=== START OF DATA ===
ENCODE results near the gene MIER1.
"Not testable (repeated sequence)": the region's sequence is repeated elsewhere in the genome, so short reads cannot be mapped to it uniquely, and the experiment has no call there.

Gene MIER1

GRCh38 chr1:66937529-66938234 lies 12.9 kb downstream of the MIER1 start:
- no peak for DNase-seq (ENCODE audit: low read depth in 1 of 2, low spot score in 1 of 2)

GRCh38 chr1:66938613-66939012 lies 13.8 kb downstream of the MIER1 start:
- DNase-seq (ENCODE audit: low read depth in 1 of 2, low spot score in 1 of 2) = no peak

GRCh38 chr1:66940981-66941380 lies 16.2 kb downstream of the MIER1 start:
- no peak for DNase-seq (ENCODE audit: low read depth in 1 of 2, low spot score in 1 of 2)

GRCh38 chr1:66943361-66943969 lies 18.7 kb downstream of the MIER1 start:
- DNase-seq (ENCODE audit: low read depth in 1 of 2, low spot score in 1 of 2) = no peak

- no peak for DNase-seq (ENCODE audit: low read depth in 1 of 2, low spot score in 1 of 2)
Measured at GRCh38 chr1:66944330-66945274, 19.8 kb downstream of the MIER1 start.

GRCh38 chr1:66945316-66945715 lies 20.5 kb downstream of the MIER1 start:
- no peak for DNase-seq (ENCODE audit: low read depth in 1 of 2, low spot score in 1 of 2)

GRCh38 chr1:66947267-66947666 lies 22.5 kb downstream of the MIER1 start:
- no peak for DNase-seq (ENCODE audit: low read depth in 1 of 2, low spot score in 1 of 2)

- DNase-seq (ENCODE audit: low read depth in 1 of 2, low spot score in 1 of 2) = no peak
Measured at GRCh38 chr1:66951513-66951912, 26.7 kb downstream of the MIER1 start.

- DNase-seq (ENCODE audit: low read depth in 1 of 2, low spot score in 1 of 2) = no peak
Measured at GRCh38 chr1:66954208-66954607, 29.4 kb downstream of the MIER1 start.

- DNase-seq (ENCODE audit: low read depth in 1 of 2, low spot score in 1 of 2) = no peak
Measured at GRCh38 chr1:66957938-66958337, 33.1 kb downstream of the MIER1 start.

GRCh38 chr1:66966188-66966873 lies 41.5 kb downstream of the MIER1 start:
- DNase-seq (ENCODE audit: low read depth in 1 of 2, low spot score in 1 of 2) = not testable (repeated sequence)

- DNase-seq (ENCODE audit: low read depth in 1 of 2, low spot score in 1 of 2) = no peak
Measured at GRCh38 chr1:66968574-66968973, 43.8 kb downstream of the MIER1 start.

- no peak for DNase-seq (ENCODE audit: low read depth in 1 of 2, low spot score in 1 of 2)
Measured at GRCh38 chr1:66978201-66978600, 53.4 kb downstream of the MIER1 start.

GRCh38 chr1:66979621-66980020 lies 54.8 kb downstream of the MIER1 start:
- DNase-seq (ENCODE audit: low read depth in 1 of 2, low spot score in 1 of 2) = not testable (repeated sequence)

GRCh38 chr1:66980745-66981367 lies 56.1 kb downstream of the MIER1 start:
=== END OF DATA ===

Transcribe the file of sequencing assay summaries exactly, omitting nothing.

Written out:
ENCODE results near the gene MIER1.
"Not testable (repeated sequence)": the region's sequence is repeated elsewhere in the genome, so short reads cannot be mapped to it uniquely, and the experiment has no call there.

Gene MIER1

GRCh38 chr1:66937529-66938234 lies 12.9 kb downstream of the MIER1 start:
- no peak for DNase-seq (ENCODE audit: low read depth in 1 of 2, low spot score in 1 of 2)

GRCh38 chr1:66938613-66939012 lies 13.8 kb downstream of the MIER1 start:
- DNase-seq (ENCODE audit: low read depth in 1 of 2, low spot score in 1 of 2) = no peak

GRCh38 chr1:66940981-66941380 lies 16.2 kb downstream of the MIER1 start:
- no peak for DNase-seq (ENCODE audit: low read depth in 1 of 2, low spot score in 1 of 2)

GRCh38 chr1:66943361-66943969 lies 18.7 kb downstream of the MIER1 start:
- DNase-seq (ENCODE audit: low read depth in 1 of 2, low spot score in 1 of 2) = no peak

- no peak for DNase-seq (ENCODE audit: low read depth in 1 of 2, low spot score in 1 of 2)
Measured at GRCh38 chr1:66944330-66945274, 19.8 kb downstream of the MIER1 start.

GRCh38 chr1:66945316-66945715 lies 20.5 kb downstream of the MIER1 start:
- no peak for DNase-seq (ENCODE audit: low read depth in 1 of 2, low spot score in 1 of 2)

GRCh38 chr1:66947267-66947666 lies 22.5 kb downstream of the MIER1 start:
- no peak for DNase-seq (ENCODE audit: low read depth in 1 of 2, low spot score in 1 of 2)

- DNase-seq (ENCODE audit: low read depth in 1 of 2, low spot score in 1 of 2) = no peak
Measured at GRCh38 chr1:66951513-66951912, 26.7 kb downstream of the MIER1 start.

- DNase-seq (ENCODE audit: low read depth in 1 of 2, low spot score in 1 of 2) = no peak
Measured at GRCh38 chr1:66954208-66954607, 29.4 kb downstream of the MIER1 start.

- DNase-seq (ENCODE audit: low read depth in 1 of 2, low spot score in 1 of 2) = no peak
Measured at GRCh38 chr1:66957938-66958337, 33.1 kb downstream of the MIER1 start.

GRCh38 chr1:66966188-66966873 lies 41.5 kb downstream of the MIER1 start:
- DNase-seq (ENCODE audit: low read depth in 1 of 2, low spot score in 1 of 2) = not testable (repeated sequence)

- DNase-seq (ENCODE audit: low read depth in 1 of 2, low spot score in 1 of 2) = no peak
Measured at GRCh38 chr1:66968574-66968973, 43.8 kb downstream of the MIER1 start.

- no peak for DNase-seq (ENCODE audit: low read depth in 1 of 2, low spot score in 1 of 2)
Measured at GRCh38 chr1:66978201-66978600, 53.4 kb downstream of the MIER1 start.

GRCh38 chr1:66979621-66980020 lies 54.8 kb downstream of the MIER1 start:
- DNase-seq (ENCODE audit: low read depth in 1 of 2, low spot score in 1 of 2) = not testable (repeated sequence)

GRCh38 chr1:66980745-66981367 lies 56.1 kb downstream of the MIER1 start: